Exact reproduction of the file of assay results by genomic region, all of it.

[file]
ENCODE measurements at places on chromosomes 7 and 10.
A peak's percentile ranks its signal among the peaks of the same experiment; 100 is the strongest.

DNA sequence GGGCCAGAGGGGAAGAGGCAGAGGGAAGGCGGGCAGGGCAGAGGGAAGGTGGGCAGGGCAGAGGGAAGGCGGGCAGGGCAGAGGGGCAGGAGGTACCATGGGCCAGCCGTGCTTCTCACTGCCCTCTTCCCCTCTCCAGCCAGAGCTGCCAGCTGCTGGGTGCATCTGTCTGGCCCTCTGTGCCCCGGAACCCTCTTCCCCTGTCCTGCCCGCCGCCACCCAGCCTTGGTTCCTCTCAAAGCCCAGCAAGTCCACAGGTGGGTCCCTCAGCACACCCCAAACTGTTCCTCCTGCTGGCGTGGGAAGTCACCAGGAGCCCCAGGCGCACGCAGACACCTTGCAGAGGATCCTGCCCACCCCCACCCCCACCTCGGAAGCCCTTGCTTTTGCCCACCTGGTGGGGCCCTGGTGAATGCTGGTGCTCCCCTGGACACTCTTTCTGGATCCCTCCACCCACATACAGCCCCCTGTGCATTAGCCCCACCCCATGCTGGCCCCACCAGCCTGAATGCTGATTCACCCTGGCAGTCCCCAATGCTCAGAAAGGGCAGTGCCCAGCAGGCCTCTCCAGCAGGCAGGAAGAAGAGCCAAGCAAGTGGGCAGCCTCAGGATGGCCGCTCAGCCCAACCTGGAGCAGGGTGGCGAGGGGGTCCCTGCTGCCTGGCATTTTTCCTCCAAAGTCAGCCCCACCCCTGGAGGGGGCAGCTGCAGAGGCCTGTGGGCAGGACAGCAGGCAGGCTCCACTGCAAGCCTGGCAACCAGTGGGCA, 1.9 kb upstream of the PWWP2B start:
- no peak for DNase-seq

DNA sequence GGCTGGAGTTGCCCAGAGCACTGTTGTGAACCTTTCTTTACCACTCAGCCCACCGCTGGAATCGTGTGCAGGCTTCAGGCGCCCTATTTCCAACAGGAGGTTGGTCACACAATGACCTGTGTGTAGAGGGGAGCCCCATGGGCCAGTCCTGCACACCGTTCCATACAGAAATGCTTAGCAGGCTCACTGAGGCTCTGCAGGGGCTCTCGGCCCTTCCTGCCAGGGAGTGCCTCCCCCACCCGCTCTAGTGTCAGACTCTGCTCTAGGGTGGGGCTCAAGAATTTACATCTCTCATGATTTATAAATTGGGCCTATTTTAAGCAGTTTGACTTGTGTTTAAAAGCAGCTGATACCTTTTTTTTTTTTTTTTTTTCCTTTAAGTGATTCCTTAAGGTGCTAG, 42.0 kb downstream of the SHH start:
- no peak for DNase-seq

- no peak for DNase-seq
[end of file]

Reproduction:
ENCODE measurements at places on chromosomes 7 and 10.
A peak's percentile ranks its signal among the peaks of the same experiment; 100 is the strongest.

DNA sequence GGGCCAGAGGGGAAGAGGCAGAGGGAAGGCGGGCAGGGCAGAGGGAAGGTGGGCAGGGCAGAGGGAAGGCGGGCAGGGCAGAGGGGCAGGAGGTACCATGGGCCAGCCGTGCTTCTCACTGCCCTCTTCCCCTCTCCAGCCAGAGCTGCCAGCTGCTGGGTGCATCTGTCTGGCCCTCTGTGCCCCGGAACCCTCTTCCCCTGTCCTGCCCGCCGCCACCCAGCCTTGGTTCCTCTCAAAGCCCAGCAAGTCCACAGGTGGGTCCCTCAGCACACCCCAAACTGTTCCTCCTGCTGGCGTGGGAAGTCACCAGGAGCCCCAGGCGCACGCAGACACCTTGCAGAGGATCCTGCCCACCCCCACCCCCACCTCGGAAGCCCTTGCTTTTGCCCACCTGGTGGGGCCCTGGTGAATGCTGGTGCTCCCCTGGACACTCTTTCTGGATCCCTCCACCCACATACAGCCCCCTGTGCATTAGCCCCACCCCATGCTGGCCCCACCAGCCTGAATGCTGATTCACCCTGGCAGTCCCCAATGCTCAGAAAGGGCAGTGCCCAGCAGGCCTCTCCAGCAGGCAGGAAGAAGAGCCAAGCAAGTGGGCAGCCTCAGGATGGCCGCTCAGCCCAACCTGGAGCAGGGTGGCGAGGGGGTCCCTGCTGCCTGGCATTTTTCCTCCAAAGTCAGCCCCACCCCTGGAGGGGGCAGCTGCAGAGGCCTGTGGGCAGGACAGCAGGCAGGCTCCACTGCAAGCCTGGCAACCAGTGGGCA, 1.9 kb upstream of the PWWP2B start:
- no peak for DNase-seq

DNA sequence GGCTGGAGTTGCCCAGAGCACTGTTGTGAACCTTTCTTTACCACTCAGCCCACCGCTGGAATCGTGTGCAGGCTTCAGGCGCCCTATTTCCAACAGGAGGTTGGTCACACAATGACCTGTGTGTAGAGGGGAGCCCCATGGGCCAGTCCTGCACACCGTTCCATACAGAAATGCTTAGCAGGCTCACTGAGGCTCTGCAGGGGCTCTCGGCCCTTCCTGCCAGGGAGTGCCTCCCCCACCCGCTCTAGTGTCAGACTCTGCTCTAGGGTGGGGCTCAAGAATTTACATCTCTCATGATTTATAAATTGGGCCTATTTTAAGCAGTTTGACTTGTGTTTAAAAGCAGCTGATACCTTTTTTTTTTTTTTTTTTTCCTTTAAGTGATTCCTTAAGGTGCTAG, 42.0 kb downstream of the SHH start:
- no peak for DNase-seq

- no peak for DNase-seq